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As an ALS Patient, Here's What I Thought About The Theory of Everything

02/19/2015 03:44 pm ET | Updated Apr 21, 2015
Karwai Tang via Getty Images

It was with a twinge of trepidation that I attended the movie The Theory of Everything, one of the films vying for Best Picture at this Sunday'sAcademy Awards. I have traveled the same road as Stephen Hawking, facing similar issues and challenges ushered into our lives by ALS. He and I were both diagnosed earlier than the average age (21 and 44 respectively) and we have lived with the disease well beyond the normal survival time of 2-3 years. My 22 years is dwarfed by his 51 years.

So how would I react to a Hollywood conjured representation of a nightmare that I am forced to live every day? How would I feel seeing a personal hero portrayed by some actor trying to interpret our grim realities of living in a body ravaged by paralysis juxtaposed with a vivid, robust intellect and a joie de vivre?

I was not disappointed. Eddie Redmayne was almost picture perfect in his overall accurate portrayal of Hawking. He captured minute details such as contractures of Hawking's hands due to prolonged muscle spasticity caused by ALS. Even Hawking's iconic body slant, head tilt and smile, common byproducts of muscle wasting with ALS, were effectively recreated by Redmayne's portrayal. His lines and later contortions made him appear to be a patient, acting as a patient. I marveled at how well Redmayne was able to depict the physical manifestations of the disease.

One of the poignant moments was when I watched him innocently trip and fall while walking on the campus lawn when he still did not know he was sick. I also experienced those unsettling falling episodes. They were the final straw that compelled me to see a neurologist. Watching it on the screen happening to someone else was a familiar, bittersweet flashback. So too was the scene in which he was diagnosed. It pained me to relive it.

Redmayne tried to illustrate the challenges of walking with ALS. The advancing paralysis in Hawkings legs depicted in the film by walking pigeon toed was one of the few inaccurate scenes I noticed. Patients cannot walk due to muscle weakness and foot drop. These conditions are nearly impossible for an able bodied person to replicate so the actor attempted to create another visual to convey the idea but in real ALS life, walking is much more hesitant, imbalanced and limb dragging.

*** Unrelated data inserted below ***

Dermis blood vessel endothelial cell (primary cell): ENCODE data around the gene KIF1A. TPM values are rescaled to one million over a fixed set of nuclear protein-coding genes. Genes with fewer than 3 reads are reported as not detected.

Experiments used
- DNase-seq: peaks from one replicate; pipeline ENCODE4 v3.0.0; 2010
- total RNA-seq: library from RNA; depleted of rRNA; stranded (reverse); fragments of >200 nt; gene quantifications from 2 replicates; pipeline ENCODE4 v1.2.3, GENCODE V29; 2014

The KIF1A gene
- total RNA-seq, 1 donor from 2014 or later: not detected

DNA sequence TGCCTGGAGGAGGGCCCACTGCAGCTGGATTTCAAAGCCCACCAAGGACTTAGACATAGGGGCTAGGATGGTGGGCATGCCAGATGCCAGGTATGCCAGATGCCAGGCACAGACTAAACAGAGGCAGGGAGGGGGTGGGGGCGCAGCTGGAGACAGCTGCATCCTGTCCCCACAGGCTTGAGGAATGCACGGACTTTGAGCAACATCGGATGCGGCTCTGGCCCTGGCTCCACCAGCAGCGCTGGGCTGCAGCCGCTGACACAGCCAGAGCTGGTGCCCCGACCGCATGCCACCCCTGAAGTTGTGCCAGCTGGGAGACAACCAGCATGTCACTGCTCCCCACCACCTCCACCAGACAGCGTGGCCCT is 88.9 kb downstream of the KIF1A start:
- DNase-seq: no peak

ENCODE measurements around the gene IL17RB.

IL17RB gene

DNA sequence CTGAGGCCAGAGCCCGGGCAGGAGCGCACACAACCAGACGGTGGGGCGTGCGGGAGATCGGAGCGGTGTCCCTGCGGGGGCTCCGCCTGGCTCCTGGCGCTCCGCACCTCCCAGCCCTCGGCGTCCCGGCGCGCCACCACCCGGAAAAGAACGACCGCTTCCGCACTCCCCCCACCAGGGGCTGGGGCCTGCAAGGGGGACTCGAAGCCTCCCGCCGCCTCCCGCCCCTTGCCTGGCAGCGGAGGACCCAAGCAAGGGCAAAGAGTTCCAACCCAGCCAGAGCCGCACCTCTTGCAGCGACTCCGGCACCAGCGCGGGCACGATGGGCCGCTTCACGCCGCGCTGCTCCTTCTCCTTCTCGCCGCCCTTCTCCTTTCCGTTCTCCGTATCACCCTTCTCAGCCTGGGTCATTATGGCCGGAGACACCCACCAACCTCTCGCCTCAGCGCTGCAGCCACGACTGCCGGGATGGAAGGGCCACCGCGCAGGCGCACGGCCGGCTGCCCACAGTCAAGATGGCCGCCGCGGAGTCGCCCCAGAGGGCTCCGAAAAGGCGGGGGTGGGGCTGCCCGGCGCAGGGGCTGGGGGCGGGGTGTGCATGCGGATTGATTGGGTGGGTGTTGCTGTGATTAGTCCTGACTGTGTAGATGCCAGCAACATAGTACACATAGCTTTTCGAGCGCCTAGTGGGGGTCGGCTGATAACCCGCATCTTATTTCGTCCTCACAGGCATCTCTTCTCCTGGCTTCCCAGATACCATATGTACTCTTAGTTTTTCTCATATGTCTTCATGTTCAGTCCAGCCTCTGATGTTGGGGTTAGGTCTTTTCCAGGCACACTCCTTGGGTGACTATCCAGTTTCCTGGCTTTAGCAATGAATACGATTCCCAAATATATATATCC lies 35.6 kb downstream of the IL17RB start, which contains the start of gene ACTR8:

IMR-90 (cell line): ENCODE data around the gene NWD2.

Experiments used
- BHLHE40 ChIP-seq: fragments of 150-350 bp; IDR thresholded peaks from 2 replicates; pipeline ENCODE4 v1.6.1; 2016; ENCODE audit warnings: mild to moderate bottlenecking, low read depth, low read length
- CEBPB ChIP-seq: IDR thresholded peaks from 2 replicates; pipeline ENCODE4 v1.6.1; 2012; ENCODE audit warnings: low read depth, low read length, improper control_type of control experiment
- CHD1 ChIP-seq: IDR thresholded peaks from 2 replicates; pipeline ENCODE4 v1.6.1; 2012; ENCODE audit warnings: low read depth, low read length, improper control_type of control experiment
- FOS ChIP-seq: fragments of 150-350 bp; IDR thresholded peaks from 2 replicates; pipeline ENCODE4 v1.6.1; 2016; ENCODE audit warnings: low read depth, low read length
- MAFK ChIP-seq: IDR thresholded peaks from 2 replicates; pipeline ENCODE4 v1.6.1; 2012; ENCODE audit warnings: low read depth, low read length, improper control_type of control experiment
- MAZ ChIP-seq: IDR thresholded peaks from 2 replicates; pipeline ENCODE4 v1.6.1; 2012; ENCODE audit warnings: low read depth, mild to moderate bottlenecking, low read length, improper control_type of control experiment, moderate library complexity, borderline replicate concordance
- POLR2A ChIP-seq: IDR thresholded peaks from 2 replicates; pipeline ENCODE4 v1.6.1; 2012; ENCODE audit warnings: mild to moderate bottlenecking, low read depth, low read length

I resonated with the frustration and anger shown in the scene where Hawking was being encouraged to use an augmentative communication device, an alphabet board to spell out his thoughts. The audience has no idea the isolation and terror that scene illustrated. Imagine this brilliant, prolific mind limited to expressing a single letter at a time. I am losing my ability to speak and only a few people are able to decipher my words. Watching Redmayne's rejection of the overtures to communicate stung. How will I be able to handle that final day of speaking when it comes?

Like Hawking, I am independent to a fault and I enjoyed the movie's focus on continuing to live despite overwhelming challenges. He raised a family, pursued a career and fell in and out of love (the resemblance ends here as I am still in love and married to my childhood sweetheart of 50 years). The audience was treated to a guidebook on living life to its fullest. Hawking is a model for all of us. There is no excuse for saying I can't do it and simply giving up.

My final thoughts are about something that underscores the entire movie. I am reminded of a TV show from 20 years ago when Morrie Schwartz ("Tuesdays with Morrie") appeared on "Nightline" with Ted Koppel. When asked when Morrie would know it was time for him to give up, he said when he could no longer wipe his ass without help. At the time, I was very early in my diagnosis. I had no idea how significant those words would become. Vanity ends when ALS begins. One cannot live long with ALS unless they are willing to embrace help. Stephen's wife, well played by Felicity Jones, was emblematic of caregivers everywhere who try keeping their loved ones well cared for, focused on the future and alive. I vicariously was also carried to the toilet, fed, dressed and transported as Redmayne was cared for in the movie. Without caregivers, I would not be writing this Op Ed piece. I would be dead.

Through The Theory of Everything, moviegoers were given a reasonably accurate glimpse into the lives of ALS patients. While seeing a story about a remarkable man who taught the world about astronomical concepts in the universe, the audience also learns about the limitless power within each of us. This is the message that I hope everyone who sees the movie and knows someone with ALS, someone like me, takes away from the theater.